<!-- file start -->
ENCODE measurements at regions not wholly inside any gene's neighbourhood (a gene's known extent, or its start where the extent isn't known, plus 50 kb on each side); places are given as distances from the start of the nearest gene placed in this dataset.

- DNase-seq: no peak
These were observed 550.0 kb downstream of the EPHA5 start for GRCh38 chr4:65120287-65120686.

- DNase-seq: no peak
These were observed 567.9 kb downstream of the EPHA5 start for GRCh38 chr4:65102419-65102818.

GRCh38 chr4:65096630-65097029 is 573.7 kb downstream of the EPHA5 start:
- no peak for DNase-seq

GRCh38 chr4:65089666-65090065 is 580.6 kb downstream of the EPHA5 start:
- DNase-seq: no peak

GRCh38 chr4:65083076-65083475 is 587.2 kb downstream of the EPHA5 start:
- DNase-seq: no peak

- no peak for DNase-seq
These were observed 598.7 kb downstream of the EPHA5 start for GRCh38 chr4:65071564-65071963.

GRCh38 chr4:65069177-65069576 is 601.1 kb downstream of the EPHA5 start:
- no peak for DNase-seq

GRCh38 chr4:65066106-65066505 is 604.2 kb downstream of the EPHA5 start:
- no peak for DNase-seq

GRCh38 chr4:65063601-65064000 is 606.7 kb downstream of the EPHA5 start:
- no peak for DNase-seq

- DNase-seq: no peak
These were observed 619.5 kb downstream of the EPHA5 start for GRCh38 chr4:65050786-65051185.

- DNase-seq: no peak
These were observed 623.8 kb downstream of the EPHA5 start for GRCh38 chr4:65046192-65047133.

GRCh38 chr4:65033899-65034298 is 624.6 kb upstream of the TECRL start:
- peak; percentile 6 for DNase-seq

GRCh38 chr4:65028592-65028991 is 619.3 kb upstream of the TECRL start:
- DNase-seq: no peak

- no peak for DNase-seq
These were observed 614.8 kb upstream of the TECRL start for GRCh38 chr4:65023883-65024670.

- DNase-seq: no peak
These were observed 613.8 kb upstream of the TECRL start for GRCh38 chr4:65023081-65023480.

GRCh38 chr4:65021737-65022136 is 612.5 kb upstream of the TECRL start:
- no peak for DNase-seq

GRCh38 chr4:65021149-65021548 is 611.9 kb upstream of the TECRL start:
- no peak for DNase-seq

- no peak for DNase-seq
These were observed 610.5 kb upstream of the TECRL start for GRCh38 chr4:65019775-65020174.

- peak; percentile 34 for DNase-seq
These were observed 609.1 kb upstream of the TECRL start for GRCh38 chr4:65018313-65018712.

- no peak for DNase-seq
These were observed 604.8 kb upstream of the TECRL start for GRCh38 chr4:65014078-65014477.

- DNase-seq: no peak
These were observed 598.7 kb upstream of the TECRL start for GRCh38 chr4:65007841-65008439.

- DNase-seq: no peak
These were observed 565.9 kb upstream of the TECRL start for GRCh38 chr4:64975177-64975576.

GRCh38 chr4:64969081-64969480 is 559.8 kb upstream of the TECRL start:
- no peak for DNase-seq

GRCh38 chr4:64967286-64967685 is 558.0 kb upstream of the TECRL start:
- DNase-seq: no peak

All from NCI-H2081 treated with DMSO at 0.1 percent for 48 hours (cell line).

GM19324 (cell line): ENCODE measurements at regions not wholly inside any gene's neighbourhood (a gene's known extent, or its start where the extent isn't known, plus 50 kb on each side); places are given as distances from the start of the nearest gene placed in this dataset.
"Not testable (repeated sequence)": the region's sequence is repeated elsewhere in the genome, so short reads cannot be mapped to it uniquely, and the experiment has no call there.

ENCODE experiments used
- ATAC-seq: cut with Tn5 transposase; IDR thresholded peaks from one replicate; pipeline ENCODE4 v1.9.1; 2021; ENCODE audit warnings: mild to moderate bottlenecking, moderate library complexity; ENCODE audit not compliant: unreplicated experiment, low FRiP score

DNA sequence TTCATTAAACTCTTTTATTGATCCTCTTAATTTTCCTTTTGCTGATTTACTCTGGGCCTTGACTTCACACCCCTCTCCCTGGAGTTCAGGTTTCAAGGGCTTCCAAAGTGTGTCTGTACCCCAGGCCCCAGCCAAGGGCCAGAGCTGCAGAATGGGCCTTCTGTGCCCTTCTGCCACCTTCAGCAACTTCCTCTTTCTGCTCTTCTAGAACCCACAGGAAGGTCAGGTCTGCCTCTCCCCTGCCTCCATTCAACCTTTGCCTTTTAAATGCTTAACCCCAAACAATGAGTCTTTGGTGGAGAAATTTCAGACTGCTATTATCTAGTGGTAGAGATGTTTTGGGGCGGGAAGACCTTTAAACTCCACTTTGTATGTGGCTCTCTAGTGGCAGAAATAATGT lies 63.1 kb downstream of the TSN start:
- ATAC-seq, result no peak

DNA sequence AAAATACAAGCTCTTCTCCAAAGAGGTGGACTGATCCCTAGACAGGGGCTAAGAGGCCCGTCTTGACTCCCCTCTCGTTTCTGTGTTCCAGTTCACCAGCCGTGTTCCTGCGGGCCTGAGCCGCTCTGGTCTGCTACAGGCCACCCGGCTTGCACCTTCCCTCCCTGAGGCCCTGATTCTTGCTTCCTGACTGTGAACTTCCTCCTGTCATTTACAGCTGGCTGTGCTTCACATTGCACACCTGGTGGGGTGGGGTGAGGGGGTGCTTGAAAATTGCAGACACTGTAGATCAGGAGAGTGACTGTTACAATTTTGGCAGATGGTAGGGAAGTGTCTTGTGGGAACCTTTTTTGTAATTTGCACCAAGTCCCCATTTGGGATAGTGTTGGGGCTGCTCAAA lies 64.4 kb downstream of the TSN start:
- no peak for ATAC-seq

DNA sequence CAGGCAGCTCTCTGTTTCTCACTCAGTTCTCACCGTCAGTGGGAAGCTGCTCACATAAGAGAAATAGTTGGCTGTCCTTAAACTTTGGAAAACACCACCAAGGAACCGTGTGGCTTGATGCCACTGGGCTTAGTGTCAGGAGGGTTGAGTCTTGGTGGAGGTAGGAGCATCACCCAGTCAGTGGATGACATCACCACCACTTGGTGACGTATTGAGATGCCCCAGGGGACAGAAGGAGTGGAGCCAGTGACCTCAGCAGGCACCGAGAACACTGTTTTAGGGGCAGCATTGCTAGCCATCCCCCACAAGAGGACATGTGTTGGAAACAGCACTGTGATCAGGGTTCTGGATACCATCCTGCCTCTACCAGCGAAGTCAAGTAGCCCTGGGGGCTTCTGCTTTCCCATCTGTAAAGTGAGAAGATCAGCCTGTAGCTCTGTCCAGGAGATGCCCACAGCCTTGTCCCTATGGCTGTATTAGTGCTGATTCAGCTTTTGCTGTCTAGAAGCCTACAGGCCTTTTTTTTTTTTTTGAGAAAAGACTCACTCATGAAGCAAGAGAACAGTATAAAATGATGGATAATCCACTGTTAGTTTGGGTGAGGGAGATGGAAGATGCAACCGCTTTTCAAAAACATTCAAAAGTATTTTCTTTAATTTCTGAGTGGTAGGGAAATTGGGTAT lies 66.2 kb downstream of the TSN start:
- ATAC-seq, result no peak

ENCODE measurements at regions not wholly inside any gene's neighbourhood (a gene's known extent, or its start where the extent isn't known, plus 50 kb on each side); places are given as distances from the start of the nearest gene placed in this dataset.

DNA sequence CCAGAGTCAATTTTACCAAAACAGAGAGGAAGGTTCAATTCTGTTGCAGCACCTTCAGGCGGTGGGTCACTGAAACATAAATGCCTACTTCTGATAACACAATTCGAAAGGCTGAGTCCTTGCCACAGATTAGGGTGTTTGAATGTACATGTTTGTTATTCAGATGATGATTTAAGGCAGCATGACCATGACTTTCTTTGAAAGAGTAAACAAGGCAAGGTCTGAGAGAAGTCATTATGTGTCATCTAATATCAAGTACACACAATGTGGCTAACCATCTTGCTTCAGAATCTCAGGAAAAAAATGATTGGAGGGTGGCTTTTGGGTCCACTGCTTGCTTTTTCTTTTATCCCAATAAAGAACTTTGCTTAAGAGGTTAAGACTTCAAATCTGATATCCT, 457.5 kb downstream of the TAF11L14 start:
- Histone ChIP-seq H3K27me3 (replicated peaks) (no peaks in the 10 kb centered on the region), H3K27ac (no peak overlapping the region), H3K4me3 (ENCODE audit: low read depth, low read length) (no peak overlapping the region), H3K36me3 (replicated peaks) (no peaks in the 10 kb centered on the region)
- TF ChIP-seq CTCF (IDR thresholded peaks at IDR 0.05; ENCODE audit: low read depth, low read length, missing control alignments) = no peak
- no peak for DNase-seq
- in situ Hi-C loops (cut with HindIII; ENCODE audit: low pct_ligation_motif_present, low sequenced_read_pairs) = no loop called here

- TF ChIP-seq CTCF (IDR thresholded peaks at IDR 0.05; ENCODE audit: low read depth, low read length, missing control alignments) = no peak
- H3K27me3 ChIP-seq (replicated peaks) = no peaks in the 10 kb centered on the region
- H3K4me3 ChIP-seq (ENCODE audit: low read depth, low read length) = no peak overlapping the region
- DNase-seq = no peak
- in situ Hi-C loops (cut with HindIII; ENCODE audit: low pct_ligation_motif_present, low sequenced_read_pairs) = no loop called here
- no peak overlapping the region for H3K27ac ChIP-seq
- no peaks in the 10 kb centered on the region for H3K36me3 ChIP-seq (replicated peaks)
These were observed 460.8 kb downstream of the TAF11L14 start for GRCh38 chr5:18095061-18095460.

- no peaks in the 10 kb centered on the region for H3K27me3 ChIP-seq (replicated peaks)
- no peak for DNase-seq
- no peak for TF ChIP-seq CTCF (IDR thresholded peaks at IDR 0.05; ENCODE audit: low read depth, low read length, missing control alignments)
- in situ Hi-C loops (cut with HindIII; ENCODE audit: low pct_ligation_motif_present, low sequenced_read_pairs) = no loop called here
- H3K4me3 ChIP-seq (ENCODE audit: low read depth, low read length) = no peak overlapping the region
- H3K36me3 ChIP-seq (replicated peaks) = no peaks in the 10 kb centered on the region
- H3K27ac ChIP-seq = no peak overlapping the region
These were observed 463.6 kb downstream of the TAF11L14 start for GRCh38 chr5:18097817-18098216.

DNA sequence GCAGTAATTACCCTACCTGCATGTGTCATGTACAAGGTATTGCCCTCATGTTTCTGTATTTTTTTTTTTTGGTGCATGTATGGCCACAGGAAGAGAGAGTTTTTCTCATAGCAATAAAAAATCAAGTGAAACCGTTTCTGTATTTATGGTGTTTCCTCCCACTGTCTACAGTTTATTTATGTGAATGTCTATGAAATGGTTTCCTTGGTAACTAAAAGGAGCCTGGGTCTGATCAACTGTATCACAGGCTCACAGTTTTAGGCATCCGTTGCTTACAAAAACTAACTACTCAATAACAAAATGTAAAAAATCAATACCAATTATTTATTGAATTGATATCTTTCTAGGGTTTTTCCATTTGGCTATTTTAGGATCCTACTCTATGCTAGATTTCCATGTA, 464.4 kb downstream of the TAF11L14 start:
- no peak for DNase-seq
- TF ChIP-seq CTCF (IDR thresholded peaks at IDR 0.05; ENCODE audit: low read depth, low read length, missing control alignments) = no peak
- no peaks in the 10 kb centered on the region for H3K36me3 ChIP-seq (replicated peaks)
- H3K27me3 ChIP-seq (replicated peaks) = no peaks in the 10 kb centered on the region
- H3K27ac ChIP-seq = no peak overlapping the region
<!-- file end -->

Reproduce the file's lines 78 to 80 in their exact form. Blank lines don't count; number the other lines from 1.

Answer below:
- in situ Hi-C loops (cut with HindIII; ENCODE audit: low pct_ligation_motif_present, low sequenced_read_pairs) = no loop called here
- H3K4me3 ChIP-seq (ENCODE audit: low read depth, low read length) = no peak overlapping the region
- H3K36me3 ChIP-seq (replicated peaks) = no peaks in the 10 kb centered on the region